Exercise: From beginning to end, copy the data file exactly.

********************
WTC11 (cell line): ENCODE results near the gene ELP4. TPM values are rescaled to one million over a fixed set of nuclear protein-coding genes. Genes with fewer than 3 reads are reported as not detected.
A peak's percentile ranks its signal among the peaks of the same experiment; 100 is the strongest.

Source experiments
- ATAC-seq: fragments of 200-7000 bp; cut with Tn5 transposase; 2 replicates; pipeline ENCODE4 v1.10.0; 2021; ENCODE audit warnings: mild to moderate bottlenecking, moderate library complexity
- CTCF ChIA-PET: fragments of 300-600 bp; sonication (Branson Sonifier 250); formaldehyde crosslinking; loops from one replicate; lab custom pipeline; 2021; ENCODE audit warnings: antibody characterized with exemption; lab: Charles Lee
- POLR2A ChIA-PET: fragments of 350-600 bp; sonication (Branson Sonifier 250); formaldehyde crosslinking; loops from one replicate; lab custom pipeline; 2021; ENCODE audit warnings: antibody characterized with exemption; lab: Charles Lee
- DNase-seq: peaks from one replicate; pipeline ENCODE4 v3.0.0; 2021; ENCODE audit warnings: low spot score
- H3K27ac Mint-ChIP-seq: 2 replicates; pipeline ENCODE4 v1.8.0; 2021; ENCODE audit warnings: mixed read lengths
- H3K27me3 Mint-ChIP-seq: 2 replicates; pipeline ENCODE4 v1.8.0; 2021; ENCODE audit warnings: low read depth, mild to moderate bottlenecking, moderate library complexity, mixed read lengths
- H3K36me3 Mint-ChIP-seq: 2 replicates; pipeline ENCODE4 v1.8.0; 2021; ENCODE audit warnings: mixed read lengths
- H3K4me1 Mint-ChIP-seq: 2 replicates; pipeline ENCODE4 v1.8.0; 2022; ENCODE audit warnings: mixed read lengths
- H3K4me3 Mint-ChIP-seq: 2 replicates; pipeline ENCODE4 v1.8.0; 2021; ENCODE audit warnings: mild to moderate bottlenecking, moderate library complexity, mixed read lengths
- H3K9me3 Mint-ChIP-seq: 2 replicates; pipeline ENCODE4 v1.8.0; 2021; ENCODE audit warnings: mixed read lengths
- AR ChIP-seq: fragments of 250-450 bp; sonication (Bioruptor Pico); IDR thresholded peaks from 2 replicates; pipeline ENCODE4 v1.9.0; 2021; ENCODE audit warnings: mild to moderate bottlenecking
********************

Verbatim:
WTC11 (cell line): ENCODE results near the gene ELP4. TPM values are rescaled to one million over a fixed set of nuclear protein-coding genes. Genes with fewer than 3 reads are reported as not detected.
A peak's percentile ranks its signal among the peaks of the same experiment; 100 is the strongest.

Source experiments
- ATAC-seq: fragments of 200-7000 bp; cut with Tn5 transposase; 2 replicates; pipeline ENCODE4 v1.10.0; 2021; ENCODE audit warnings: mild to moderate bottlenecking, moderate library complexity
- CTCF ChIA-PET: fragments of 300-600 bp; sonication (Branson Sonifier 250); formaldehyde crosslinking; loops from one replicate; lab custom pipeline; 2021; ENCODE audit warnings: antibody characterized with exemption; lab: Charles Lee
- POLR2A ChIA-PET: fragments of 350-600 bp; sonication (Branson Sonifier 250); formaldehyde crosslinking; loops from one replicate; lab custom pipeline; 2021; ENCODE audit warnings: antibody characterized with exemption; lab: Charles Lee
- DNase-seq: peaks from one replicate; pipeline ENCODE4 v3.0.0; 2021; ENCODE audit warnings: low spot score
- H3K27ac Mint-ChIP-seq: 2 replicates; pipeline ENCODE4 v1.8.0; 2021; ENCODE audit warnings: mixed read lengths
- H3K27me3 Mint-ChIP-seq: 2 replicates; pipeline ENCODE4 v1.8.0; 2021; ENCODE audit warnings: low read depth, mild to moderate bottlenecking, moderate library complexity, mixed read lengths
- H3K36me3 Mint-ChIP-seq: 2 replicates; pipeline ENCODE4 v1.8.0; 2021; ENCODE audit warnings: mixed read lengths
- H3K4me1 Mint-ChIP-seq: 2 replicates; pipeline ENCODE4 v1.8.0; 2022; ENCODE audit warnings: mixed read lengths
- H3K4me3 Mint-ChIP-seq: 2 replicates; pipeline ENCODE4 v1.8.0; 2021; ENCODE audit warnings: mild to moderate bottlenecking, moderate library complexity, mixed read lengths
- H3K9me3 Mint-ChIP-seq: 2 replicates; pipeline ENCODE4 v1.8.0; 2021; ENCODE audit warnings: mixed read lengths
- AR ChIP-seq: fragments of 250-450 bp; sonication (Bioruptor Pico); IDR thresholded peaks from 2 replicates; pipeline ENCODE4 v1.9.0; 2021; ENCODE audit warnings: mild to moderate bottlenecking